Figure 17: TGV (High Speed ​​Train) – Near LaBonnardeliére France – June 21, 2010 (Fritz Hasler Photo)

An obvious omission in my first article concerned electric passenger trains. They are practically non-existent in the United States but very common in Europe and China. In the figure above, the TGV crisscrosses the French countryside at 200 mph near the small village of La Bonnardeliere, speeds almost incomprehensible to Americans. The TGV speed record is over 350 mph.

My granddaughters arrived in Paris aboard the electric TGV in 2010. Photo by Fritz Hasler.

electric trains

My grandson is preparing to board the TGV for Munich in 2014. Photo by Fritz Hasler.

Paris to Munich by TGV at over 200 mph. Photo by Fritz Hasler.

The TGV in France and the ICE trains in the rest of continental Europe make the train an interesting alternative to the plane.

The global high-speed train network includes 6,552 miles in Europe, 24,653 miles in China, and zero miles of true high-speed rail network in the United States. However, that could improve slightly by next year. Amtrak bought improved trainsets from Alstom that tilt in the bends allowing for faster speeds. The new trains are expected to run up to a top speed of 160 miles per hour, which is 10 mph faster than the current generation of rolling stock. The increase may seem small, but the design of the train is not the limiting factor. Alstom says Avelia Liberty trainsets could travel at speeds in excess of 185 miles per hour. The only thing holding Alstom’s Avelia Liberty trains together are the old tracks.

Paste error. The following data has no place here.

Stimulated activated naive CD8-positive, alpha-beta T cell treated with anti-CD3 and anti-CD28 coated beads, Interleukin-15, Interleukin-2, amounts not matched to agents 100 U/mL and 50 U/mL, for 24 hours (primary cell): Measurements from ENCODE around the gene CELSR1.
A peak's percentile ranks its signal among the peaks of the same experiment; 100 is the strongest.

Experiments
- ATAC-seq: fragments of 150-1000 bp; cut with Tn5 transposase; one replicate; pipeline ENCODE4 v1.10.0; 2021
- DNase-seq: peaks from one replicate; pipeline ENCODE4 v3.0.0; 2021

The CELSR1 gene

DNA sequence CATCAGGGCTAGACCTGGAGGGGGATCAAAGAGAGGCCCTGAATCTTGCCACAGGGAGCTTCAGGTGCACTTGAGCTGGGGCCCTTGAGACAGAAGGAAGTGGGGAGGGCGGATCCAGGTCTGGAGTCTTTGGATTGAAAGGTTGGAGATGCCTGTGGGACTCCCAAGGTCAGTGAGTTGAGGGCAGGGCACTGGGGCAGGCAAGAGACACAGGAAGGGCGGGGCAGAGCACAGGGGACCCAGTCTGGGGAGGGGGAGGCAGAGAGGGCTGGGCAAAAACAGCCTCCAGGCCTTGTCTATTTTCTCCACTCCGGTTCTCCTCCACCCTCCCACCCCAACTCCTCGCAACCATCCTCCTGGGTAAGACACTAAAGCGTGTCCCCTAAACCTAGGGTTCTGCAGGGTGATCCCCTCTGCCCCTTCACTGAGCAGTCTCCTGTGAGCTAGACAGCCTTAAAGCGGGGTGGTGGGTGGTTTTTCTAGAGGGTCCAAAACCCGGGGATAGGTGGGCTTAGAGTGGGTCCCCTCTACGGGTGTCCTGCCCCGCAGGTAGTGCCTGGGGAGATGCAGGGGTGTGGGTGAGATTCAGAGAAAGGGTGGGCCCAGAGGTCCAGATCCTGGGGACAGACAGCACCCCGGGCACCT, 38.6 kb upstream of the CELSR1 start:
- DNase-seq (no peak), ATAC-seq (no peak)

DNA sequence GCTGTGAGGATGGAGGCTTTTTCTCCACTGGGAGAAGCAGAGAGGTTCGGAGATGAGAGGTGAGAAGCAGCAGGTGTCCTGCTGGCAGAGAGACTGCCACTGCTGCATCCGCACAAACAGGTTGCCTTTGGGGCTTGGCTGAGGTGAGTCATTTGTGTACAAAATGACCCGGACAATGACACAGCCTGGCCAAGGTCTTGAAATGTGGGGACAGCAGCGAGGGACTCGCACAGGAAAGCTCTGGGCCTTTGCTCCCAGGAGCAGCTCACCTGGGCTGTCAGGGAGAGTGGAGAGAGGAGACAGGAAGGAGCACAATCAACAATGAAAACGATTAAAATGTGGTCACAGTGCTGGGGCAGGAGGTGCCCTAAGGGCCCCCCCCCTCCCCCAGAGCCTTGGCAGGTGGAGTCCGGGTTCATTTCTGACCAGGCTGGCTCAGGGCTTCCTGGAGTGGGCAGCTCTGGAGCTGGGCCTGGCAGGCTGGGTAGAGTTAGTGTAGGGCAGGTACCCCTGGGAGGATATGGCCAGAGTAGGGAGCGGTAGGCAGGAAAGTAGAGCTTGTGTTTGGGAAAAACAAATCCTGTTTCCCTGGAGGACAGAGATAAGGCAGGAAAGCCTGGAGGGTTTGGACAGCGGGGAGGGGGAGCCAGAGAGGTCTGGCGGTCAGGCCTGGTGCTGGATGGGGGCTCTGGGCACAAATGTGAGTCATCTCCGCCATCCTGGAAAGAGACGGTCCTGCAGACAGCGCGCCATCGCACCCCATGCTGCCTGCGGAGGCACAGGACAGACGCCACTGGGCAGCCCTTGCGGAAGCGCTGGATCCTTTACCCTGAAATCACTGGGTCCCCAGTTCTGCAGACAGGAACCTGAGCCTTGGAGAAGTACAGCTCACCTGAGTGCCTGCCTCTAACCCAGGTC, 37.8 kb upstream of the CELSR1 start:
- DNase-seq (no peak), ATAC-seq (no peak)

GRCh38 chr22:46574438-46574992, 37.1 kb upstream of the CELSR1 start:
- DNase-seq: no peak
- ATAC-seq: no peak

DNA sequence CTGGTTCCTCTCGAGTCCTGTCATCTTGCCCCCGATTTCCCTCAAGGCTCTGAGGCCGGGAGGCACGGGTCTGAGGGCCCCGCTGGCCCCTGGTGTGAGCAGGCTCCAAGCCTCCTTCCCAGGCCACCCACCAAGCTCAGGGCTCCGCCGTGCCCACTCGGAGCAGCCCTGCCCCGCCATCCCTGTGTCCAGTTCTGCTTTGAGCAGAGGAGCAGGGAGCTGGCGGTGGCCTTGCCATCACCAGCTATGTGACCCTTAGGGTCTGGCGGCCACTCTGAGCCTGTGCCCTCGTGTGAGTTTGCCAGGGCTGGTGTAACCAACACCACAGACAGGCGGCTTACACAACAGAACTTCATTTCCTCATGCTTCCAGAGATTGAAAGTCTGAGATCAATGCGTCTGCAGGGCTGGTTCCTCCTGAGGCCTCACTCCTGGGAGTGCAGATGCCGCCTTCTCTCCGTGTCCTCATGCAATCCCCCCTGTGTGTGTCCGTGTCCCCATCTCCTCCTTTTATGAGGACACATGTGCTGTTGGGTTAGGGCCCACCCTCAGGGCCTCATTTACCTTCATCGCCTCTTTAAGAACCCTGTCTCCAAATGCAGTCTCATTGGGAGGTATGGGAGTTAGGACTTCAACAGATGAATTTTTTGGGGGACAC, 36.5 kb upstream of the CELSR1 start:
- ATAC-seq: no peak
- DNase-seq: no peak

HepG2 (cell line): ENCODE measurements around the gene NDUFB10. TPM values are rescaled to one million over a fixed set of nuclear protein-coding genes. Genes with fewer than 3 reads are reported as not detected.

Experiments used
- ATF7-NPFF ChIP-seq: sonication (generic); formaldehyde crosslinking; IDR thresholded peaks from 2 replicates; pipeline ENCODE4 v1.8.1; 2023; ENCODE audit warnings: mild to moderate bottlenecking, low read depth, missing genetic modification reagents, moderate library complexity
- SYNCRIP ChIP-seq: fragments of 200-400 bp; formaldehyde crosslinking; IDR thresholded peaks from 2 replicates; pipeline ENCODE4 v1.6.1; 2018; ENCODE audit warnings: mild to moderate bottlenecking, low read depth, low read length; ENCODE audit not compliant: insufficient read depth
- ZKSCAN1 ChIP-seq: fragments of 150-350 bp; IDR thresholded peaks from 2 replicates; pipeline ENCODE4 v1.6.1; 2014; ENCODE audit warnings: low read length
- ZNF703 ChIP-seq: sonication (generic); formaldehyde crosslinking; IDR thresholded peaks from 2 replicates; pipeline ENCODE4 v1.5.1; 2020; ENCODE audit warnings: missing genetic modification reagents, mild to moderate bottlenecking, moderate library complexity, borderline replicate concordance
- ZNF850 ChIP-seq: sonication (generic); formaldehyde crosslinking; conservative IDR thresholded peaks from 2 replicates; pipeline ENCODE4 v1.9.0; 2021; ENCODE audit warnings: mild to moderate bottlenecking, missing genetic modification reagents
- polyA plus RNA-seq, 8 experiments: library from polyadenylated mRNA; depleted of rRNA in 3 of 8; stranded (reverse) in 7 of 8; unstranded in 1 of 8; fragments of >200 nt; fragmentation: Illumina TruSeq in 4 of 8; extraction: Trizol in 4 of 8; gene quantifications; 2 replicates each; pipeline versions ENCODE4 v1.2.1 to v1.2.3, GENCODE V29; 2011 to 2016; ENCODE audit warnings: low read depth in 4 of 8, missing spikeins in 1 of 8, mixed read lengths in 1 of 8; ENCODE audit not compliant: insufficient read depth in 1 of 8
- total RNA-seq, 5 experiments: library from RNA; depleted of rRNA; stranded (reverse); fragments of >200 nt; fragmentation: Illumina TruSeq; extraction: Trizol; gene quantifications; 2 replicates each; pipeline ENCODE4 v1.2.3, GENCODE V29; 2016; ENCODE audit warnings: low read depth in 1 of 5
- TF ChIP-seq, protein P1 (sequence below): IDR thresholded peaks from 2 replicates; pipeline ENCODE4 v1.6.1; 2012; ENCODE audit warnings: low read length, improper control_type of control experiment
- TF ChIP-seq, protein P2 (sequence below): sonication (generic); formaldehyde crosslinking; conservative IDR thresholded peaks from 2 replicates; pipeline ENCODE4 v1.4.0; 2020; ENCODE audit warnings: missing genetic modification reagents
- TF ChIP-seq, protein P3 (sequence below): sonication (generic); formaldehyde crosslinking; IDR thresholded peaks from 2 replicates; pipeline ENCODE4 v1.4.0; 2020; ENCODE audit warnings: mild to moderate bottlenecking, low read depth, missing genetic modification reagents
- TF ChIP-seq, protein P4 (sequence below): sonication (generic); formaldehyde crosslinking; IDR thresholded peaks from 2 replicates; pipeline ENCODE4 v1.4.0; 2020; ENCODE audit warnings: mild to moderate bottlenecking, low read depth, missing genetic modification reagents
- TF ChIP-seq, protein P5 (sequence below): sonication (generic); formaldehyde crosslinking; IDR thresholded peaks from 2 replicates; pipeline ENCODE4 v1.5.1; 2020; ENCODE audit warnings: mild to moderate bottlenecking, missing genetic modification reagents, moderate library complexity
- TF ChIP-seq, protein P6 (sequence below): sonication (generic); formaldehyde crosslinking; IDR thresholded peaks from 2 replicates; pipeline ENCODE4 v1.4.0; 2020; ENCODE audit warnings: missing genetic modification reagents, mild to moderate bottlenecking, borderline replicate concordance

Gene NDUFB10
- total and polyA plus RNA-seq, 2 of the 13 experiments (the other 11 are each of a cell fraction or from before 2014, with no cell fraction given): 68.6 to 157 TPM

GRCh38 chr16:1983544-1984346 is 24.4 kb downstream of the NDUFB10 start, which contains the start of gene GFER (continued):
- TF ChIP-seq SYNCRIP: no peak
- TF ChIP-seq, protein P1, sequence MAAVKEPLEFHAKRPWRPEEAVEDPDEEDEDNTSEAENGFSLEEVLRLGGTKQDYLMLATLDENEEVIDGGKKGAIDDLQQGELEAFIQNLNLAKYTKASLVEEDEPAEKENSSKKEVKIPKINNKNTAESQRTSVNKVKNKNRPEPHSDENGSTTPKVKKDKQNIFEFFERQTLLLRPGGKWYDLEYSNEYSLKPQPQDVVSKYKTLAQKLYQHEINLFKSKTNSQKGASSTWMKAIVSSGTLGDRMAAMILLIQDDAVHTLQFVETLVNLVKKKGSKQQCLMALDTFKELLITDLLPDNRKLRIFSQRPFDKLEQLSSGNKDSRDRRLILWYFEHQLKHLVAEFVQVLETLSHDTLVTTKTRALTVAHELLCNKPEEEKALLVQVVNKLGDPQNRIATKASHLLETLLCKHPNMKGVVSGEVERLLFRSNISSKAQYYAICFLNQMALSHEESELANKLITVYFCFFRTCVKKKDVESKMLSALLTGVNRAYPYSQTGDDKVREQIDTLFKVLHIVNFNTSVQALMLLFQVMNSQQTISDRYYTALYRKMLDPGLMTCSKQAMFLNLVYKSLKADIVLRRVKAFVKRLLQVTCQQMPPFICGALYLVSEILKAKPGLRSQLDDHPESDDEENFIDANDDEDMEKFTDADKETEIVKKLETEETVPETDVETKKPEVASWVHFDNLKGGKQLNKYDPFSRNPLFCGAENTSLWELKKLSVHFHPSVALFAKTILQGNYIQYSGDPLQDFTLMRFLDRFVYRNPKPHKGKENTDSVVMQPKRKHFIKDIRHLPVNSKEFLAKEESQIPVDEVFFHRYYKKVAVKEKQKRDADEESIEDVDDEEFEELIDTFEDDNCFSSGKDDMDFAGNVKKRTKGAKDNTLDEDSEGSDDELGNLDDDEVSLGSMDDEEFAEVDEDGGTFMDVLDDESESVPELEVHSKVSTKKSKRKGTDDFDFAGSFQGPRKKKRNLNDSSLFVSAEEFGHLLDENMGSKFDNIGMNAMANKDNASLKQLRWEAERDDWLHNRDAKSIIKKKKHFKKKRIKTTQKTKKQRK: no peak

The Amtrak Acela connects Washington, DC and New York, and Boston for a total distance of 451 miles. It is the only semi-high speed rail service in the United States today. It will take several billion dollars to modernize the tracks in the Northwest Corridor in order to obtain true service at over 200 km / h. Biden’s Build Back Better Bill may include money for this upgrade.

The California High Speed ​​Rail Authority is building 119 miles of high-speed rail track in California’s Central Valley. It will be the first true high-speed rail network in the United States. Ultimately, the network will link San Francisco to Los Angeles. However, at the moment, only the easy part is under construction. The more expensive sections will connect downtown LA and San Francisco, which are currently unfunded. California’s high-speed rail service won’t be really useful until the whole project is finished. Again, the Biden Build Back Better Bill may have money for these projects.

Joby’s all-electric vertical take-off and landing (eVTOL) aircraft is pictured on the website for the company’s Electric Flight Base, located near Big Sur, California. On Monday, NASA began flight tests with the aircraft as part of the agency’s national Advanced Air Mobility (AAM) campaign. This test runs until Friday, September 10. Credit: Joby Aviation

Many electric planes take inspiration from the ubiquitous drones, which are used both for hobbyist models and for larger delivery vehicles.

EHang drones, photo:

EHang electric droneim.

Speaking of miniature drones, these carry high-resolution video cameras, making them extremely useful for hobbyists and allowing Hollywood feature film producers to eliminate helicopters.

Here is! Lots of things I missed in my prime All electric article. Thank you for all your comments. I’m sure there are still some “Ethings” that I missed. Thank you for informing me with your comments.